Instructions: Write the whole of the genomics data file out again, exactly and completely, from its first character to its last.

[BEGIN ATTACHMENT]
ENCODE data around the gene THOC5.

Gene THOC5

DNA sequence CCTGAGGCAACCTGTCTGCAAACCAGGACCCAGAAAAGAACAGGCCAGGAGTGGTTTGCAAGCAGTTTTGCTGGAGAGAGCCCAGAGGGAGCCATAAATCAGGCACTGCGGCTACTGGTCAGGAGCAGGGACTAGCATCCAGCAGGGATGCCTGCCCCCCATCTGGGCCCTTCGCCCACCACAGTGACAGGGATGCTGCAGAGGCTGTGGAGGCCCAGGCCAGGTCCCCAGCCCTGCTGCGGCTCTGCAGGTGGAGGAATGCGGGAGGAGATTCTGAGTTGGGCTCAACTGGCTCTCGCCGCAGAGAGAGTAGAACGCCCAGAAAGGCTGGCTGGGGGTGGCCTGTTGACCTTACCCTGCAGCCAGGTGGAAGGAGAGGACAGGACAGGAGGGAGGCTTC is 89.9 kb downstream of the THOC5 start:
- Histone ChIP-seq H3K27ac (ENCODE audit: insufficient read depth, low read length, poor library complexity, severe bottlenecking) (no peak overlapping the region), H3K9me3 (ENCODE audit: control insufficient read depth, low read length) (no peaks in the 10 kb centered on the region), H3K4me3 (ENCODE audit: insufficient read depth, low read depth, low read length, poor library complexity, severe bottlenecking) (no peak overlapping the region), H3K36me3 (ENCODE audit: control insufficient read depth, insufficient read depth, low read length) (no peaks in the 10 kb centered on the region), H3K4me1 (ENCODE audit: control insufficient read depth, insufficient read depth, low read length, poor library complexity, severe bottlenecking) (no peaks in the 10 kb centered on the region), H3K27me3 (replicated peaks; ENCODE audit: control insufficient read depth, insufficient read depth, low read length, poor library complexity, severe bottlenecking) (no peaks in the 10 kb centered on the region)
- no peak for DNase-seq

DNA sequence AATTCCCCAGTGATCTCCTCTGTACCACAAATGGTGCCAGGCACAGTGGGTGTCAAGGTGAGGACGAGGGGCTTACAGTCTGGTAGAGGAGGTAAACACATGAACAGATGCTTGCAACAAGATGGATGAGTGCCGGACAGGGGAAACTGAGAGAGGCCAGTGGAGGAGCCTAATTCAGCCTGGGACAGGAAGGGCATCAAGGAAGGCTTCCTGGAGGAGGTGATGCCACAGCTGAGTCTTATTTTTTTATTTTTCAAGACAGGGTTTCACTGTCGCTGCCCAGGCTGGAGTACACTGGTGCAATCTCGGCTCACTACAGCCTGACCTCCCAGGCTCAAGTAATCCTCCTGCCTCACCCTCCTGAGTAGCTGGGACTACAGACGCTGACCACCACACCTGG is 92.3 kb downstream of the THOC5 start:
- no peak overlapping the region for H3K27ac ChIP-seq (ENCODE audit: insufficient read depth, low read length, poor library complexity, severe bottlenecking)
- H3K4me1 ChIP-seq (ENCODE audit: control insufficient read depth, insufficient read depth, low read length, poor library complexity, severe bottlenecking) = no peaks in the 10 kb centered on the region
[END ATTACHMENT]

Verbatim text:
ENCODE data around the gene THOC5.

Gene THOC5

DNA sequence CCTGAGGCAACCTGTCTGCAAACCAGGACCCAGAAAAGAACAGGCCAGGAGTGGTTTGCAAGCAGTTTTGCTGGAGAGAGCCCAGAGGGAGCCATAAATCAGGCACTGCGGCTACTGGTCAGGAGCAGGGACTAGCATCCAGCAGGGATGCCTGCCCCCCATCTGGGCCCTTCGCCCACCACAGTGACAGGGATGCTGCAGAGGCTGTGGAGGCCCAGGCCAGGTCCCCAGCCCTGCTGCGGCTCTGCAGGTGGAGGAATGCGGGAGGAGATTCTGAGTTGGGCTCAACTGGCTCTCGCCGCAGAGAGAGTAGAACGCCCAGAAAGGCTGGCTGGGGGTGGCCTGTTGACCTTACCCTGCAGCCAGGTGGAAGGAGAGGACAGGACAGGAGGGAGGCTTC is 89.9 kb downstream of the THOC5 start:
- Histone ChIP-seq H3K27ac (ENCODE audit: insufficient read depth, low read length, poor library complexity, severe bottlenecking) (no peak overlapping the region), H3K9me3 (ENCODE audit: control insufficient read depth, low read length) (no peaks in the 10 kb centered on the region), H3K4me3 (ENCODE audit: insufficient read depth, low read depth, low read length, poor library complexity, severe bottlenecking) (no peak overlapping the region), H3K36me3 (ENCODE audit: control insufficient read depth, insufficient read depth, low read length) (no peaks in the 10 kb centered on the region), H3K4me1 (ENCODE audit: control insufficient read depth, insufficient read depth, low read length, poor library complexity, severe bottlenecking) (no peaks in the 10 kb centered on the region), H3K27me3 (replicated peaks; ENCODE audit: control insufficient read depth, insufficient read depth, low read length, poor library complexity, severe bottlenecking) (no peaks in the 10 kb centered on the region)
- no peak for DNase-seq

DNA sequence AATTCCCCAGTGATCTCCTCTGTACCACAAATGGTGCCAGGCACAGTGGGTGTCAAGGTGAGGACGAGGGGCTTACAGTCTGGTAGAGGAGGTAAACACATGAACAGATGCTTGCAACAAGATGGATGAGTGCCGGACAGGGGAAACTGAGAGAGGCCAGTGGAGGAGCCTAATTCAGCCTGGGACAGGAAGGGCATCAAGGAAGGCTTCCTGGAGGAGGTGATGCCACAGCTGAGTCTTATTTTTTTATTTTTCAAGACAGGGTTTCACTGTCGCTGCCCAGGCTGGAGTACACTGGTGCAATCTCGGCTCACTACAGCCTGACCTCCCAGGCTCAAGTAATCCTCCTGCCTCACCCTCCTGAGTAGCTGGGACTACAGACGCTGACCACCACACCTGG is 92.3 kb downstream of the THOC5 start:
- no peak overlapping the region for H3K27ac ChIP-seq (ENCODE audit: insufficient read depth, low read length, poor library complexity, severe bottlenecking)
- H3K4me1 ChIP-seq (ENCODE audit: control insufficient read depth, insufficient read depth, low read length, poor library complexity, severe bottlenecking) = no peaks in the 10 kb centered on the region